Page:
“Qavah, qavany, Yahweh,” “I waited and waited for the Lord ...” Maybe I just like it because in mentioning of all these examples of waiting – and all the unmentioned examples they bring to mind – I think we realize that more often than not, we beautiful, industrious, fearless and messy human beans rarely wait patiently, as our NRSV translation would have it.

We find a similar sense of waiting in our reading from Isaiah. This is from what we understand to be Second Isaiah – a prophet and writer who preached and wrote for the people of Israel during the Babylonian Exile – that 70 year period when Jerusalem was destroyed and the people were flung far and wide and just waiting – “qavah, qavany, Yahweh,” – waiting for the day when they would be able to return to the Jerusalem of their memories and fireside stories.

No, we don't often wait patiently – and maybe especially when it comes to matters of God – places and situations in which we wait on God like our Psalmist and our exiles – we wait on God to restore us to health, to fix all the brokenness in us and our world, to change human ways that lead us to false idols and go even beyond the sin of ignoring neighbor to outright harming neighbor.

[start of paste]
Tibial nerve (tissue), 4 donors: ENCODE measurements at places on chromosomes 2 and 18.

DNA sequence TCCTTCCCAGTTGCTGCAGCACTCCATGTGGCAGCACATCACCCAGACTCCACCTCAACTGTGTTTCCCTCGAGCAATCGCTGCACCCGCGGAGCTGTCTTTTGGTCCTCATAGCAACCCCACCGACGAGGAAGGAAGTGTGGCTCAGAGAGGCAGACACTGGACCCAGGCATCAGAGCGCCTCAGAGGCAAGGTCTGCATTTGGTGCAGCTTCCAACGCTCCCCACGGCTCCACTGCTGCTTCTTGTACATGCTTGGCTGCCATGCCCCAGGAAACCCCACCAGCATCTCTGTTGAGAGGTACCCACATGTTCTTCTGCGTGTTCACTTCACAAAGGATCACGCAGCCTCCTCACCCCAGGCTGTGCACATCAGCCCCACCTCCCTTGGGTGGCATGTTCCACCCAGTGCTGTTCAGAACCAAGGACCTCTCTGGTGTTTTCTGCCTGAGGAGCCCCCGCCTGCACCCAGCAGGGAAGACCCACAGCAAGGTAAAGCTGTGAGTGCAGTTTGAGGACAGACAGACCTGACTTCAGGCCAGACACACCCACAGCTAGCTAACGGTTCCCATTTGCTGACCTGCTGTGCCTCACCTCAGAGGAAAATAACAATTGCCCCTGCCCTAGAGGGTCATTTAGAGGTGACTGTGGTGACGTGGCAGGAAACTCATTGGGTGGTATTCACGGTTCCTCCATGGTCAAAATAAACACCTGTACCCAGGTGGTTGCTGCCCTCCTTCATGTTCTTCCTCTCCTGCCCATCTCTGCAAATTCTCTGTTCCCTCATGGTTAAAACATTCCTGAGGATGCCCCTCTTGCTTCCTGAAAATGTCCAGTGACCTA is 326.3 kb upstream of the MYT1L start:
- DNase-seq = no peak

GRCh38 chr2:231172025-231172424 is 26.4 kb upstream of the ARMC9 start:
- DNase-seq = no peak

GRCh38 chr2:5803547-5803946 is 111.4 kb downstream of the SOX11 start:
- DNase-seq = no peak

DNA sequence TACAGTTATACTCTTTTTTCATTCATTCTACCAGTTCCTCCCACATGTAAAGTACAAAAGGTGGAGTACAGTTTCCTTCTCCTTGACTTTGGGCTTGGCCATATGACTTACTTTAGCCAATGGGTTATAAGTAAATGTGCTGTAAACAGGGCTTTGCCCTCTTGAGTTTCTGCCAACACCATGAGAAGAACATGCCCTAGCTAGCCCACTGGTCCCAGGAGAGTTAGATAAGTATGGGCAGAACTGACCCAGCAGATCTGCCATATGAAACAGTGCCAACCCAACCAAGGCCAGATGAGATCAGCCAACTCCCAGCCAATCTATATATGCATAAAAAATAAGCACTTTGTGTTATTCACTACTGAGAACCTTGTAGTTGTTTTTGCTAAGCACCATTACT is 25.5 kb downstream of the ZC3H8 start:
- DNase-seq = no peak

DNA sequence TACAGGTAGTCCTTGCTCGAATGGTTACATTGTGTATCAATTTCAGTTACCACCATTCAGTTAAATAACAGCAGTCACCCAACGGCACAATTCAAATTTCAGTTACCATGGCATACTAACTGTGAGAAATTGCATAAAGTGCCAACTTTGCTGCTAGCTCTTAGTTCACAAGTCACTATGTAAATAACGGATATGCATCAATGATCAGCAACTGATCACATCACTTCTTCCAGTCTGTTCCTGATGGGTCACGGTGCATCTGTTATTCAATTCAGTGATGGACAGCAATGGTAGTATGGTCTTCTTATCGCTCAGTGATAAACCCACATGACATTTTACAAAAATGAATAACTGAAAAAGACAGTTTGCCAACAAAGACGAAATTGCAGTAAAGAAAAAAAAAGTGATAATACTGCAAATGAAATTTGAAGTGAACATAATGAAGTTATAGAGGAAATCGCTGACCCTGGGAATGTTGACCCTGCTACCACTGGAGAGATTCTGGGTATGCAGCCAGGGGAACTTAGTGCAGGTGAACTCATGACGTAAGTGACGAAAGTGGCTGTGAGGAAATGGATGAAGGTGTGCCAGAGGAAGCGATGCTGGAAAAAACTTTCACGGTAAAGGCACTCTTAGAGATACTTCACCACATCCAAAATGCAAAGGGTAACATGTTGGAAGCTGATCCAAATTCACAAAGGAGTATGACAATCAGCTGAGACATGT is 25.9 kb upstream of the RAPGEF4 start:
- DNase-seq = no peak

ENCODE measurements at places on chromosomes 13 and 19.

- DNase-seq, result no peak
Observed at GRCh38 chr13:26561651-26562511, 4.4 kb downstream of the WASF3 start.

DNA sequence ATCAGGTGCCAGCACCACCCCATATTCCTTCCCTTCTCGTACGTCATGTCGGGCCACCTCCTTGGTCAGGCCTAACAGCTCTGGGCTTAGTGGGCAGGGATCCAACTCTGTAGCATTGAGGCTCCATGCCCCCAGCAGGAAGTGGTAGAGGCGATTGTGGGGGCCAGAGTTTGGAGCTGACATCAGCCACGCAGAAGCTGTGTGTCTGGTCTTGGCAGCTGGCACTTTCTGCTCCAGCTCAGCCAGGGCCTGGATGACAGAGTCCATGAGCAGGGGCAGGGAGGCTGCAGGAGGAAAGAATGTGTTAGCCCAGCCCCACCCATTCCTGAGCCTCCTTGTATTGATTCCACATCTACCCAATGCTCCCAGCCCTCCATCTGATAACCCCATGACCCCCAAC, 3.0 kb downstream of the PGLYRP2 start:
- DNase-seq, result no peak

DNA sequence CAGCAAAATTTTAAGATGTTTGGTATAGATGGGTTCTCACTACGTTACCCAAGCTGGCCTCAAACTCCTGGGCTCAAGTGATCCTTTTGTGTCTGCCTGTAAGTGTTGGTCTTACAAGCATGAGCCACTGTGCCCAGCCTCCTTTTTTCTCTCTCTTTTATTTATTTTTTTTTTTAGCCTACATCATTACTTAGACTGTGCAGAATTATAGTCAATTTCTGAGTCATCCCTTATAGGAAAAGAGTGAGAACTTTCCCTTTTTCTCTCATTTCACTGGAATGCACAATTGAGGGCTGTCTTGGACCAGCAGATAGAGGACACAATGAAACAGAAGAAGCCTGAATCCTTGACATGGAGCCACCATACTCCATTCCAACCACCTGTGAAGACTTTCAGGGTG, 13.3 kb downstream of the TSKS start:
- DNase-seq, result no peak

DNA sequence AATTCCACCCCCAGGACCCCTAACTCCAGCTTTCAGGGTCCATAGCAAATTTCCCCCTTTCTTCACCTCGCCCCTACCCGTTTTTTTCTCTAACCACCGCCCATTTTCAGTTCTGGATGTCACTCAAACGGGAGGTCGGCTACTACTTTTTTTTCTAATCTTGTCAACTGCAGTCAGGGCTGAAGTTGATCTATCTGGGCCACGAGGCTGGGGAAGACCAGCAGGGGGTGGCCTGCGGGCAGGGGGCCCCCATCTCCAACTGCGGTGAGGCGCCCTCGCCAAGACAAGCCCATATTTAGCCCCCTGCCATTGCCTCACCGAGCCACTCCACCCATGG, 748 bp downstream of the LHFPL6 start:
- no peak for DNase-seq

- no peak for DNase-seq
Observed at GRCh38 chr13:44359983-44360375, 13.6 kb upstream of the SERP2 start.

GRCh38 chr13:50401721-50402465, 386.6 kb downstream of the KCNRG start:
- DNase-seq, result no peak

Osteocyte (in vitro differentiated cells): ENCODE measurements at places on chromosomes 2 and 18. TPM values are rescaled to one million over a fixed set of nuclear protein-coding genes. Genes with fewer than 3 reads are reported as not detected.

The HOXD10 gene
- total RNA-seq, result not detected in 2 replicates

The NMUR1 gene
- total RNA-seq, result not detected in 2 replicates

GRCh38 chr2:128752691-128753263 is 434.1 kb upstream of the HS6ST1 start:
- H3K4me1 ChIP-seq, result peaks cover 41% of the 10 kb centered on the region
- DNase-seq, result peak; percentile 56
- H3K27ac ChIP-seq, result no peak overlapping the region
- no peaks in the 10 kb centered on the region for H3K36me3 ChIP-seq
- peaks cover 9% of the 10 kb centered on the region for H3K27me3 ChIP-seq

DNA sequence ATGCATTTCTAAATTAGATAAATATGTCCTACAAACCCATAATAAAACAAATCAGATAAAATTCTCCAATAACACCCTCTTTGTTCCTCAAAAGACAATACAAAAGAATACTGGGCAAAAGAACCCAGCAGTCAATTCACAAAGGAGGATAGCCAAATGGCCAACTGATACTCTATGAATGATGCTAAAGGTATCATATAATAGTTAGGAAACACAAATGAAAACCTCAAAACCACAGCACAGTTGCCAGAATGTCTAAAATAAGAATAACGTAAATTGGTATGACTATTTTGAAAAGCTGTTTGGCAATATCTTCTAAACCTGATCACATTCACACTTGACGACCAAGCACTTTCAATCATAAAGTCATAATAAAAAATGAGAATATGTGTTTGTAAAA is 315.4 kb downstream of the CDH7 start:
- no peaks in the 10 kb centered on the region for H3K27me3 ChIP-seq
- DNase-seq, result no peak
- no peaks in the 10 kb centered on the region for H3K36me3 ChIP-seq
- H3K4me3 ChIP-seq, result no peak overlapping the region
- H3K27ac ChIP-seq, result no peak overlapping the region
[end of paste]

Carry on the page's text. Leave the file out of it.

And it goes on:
And there is other language in the Isaiah reading that I'd like to mention. It is the idea that God has called us as servants of God's will from our very beginning; this idea that helps us remember that God's voice, God's call for us is part of that moment we come into being. It swirled into our DNA like a warm spring breeze with that first scent earth and green on it; it calls us throughout our lives into our spiritual gifts.